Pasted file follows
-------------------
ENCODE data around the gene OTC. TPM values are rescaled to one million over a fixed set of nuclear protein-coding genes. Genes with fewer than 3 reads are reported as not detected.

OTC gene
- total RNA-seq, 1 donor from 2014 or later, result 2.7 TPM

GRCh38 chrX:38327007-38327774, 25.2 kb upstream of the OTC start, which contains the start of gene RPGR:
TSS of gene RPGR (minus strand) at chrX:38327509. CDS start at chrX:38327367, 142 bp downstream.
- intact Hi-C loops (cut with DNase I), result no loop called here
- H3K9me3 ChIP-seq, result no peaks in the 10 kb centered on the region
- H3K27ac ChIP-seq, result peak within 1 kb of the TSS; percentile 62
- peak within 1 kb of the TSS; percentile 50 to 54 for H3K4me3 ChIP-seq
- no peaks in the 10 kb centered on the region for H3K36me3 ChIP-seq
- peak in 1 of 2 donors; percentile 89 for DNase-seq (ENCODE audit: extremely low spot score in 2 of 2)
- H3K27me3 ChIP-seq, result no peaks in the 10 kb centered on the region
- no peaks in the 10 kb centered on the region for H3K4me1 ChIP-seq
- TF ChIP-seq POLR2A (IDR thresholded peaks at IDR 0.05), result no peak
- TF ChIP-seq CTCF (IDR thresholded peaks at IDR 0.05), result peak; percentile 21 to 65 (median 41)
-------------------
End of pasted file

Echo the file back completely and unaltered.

ENCODE data around the gene OTC. TPM values are rescaled to one million over a fixed set of nuclear protein-coding genes. Genes with fewer than 3 reads are reported as not detected.

OTC gene
- total RNA-seq, 1 donor from 2014 or later, result 2.7 TPM

GRCh38 chrX:38327007-38327774, 25.2 kb upstream of the OTC start, which contains the start of gene RPGR:
TSS of gene RPGR (minus strand) at chrX:38327509. CDS start at chrX:38327367, 142 bp downstream.
- intact Hi-C loops (cut with DNase I), result no loop called here
- H3K9me3 ChIP-seq, result no peaks in the 10 kb centered on the region
- H3K27ac ChIP-seq, result peak within 1 kb of the TSS; percentile 62
- peak within 1 kb of the TSS; percentile 50 to 54 for H3K4me3 ChIP-seq
- no peaks in the 10 kb centered on the region for H3K36me3 ChIP-seq
- peak in 1 of 2 donors; percentile 89 for DNase-seq (ENCODE audit: extremely low spot score in 2 of 2)
- H3K27me3 ChIP-seq, result no peaks in the 10 kb centered on the region
- no peaks in the 10 kb centered on the region for H3K4me1 ChIP-seq
- TF ChIP-seq POLR2A (IDR thresholded peaks at IDR 0.05), result no peak
- TF ChIP-seq CTCF (IDR thresholded peaks at IDR 0.05), result peak; percentile 21 to 65 (median 41)